Sunday, March 20, 2011

DRIP's Wet Run

It was late afternoon when paint can lids began to be hot glued to the central column. Jennifer Wagner stood on a tall ladder with the hot glue gun hard at work. For some reason one of the lids just refused to stick so that task was set aside.
After a cast lunch of delicious wraps and giant cookies, everyone was anxious to see if everything worked. Thomas was in charge of dumping a bucket of water on the stage floor to see how the drainage worked and to check for leaks. Sure enough leaks were found and silicone was applied along all the joints. Jennifer sealed all the seams of the vinyl curtains that surrounded the dancers stage. A big difference between the initial design and the final stage is that the paint and the tubing supplying the chandelier fountains all remained hidden under the stage and inside the central column. This streamlined the design.

With the sun setting in the west, the dancers came downstairs to rehearse. There was just enough time for one wet run. I did one last sketch of the performers inside the space. One of the stage techs told a dancer that the water was very warm, like 94 degrees. When the water showered down on her, she shrieked because it was freezing cold. As always the dancing was sensual, fun, and compelling. Within six short minutes the performance was over. Jessica Mariko wanted to get one run done with paint instead of water, but the dancers had to leave. Melissa Kasper, a long time "drippy" and the DRIP Assistant Workshop Manager, was asked if she would stand in for a dancer and she shouted, "Yes!" For her this was a dream come true and the remaining cast considered it "Epic!" I was asked to step inside as well but I didn't have a change of clothes. Melissa changed into a pair of jeans which were ironically cleaner than the paint splattered jeans she had worn all day. She had lost weight and these jeans were getting too loose. She stood under the yellow chandelier and was covered head to toe with bright yellow paint. The paint splattered everywhere coating the vinyl screen. The hardest part of her job became cleaning the vinyl using a towel and then getting on her hands and knees to scoop the thin paint into the drains with her cupped hands. The dancers will have to clean up four times on performance night since the show is repeated for separate audiences.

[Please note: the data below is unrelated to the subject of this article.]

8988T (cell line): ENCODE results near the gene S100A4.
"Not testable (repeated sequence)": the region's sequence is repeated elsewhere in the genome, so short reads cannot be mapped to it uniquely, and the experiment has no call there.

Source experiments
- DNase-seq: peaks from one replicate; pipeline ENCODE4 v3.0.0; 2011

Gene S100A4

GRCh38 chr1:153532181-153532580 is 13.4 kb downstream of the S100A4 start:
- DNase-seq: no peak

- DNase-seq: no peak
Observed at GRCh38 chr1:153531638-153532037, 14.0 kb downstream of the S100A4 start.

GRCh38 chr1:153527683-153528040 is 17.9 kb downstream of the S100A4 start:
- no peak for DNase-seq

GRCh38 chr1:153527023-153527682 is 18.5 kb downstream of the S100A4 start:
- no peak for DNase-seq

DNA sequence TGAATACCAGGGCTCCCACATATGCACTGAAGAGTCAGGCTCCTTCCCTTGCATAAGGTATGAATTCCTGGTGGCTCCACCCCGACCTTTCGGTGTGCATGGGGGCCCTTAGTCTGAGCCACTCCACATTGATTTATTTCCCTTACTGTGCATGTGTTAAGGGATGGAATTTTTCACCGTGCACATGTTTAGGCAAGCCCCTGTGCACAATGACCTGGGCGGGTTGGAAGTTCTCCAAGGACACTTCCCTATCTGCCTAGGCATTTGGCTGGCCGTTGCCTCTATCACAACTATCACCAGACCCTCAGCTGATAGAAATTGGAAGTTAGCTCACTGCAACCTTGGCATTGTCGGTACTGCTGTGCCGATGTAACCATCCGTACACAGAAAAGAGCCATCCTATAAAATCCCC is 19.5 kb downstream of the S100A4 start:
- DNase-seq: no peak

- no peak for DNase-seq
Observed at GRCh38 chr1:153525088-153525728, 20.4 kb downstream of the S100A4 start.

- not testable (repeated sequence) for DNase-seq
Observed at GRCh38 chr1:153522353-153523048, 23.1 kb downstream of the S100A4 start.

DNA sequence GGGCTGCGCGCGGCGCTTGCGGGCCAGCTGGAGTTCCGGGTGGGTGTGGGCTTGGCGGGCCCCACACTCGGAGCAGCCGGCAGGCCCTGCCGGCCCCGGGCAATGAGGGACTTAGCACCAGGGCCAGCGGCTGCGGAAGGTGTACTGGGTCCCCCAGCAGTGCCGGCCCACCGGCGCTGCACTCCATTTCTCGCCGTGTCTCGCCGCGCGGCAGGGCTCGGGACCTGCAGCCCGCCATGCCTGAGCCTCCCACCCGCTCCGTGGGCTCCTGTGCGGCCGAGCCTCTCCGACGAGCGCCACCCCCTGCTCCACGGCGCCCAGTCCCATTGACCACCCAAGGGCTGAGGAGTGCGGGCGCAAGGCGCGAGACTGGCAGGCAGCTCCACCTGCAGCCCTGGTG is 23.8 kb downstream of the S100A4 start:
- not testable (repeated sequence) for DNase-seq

Prints are available for each sketch for $250 and many originals can be purchased for $400. White museum grade shadow box frames are $100 more. You can e-mail Thor at

1 comment:

Ley Ann said...

Wow, you've been working quite a lot! And the details for your piece is just remarkable. Do these people know you've painted them? I'm sure they'd appreciate the wonderful work you've done.